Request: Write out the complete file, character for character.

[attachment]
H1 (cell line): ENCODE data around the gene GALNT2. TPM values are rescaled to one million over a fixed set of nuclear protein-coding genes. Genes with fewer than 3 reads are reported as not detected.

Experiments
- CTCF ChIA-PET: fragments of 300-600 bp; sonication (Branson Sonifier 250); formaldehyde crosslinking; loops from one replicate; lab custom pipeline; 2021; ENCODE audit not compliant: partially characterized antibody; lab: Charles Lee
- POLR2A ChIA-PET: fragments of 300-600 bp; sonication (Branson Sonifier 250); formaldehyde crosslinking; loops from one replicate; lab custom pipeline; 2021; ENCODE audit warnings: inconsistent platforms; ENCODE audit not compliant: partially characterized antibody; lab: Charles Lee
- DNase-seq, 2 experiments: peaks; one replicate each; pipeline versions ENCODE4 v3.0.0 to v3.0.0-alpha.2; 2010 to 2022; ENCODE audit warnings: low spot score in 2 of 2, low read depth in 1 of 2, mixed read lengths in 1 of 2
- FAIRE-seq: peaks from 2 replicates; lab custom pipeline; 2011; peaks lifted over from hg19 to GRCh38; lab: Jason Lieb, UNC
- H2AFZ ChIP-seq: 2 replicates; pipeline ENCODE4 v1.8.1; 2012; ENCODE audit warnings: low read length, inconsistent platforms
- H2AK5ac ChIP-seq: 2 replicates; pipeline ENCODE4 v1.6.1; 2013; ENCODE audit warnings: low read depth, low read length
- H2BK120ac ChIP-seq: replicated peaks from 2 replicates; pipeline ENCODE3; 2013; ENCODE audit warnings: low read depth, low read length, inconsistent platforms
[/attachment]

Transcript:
H1 (cell line): ENCODE data around the gene GALNT2. TPM values are rescaled to one million over a fixed set of nuclear protein-coding genes. Genes with fewer than 3 reads are reported as not detected.

Experiments
- CTCF ChIA-PET: fragments of 300-600 bp; sonication (Branson Sonifier 250); formaldehyde crosslinking; loops from one replicate; lab custom pipeline; 2021; ENCODE audit not compliant: partially characterized antibody; lab: Charles Lee
- POLR2A ChIA-PET: fragments of 300-600 bp; sonication (Branson Sonifier 250); formaldehyde crosslinking; loops from one replicate; lab custom pipeline; 2021; ENCODE audit warnings: inconsistent platforms; ENCODE audit not compliant: partially characterized antibody; lab: Charles Lee
- DNase-seq, 2 experiments: peaks; one replicate each; pipeline versions ENCODE4 v3.0.0 to v3.0.0-alpha.2; 2010 to 2022; ENCODE audit warnings: low spot score in 2 of 2, low read depth in 1 of 2, mixed read lengths in 1 of 2
- FAIRE-seq: peaks from 2 replicates; lab custom pipeline; 2011; peaks lifted over from hg19 to GRCh38; lab: Jason Lieb, UNC
- H2AFZ ChIP-seq: 2 replicates; pipeline ENCODE4 v1.8.1; 2012; ENCODE audit warnings: low read length, inconsistent platforms
- H2AK5ac ChIP-seq: 2 replicates; pipeline ENCODE4 v1.6.1; 2013; ENCODE audit warnings: low read depth, low read length
- H2BK120ac ChIP-seq: replicated peaks from 2 replicates; pipeline ENCODE3; 2013; ENCODE audit warnings: low read depth, low read length, inconsistent platforms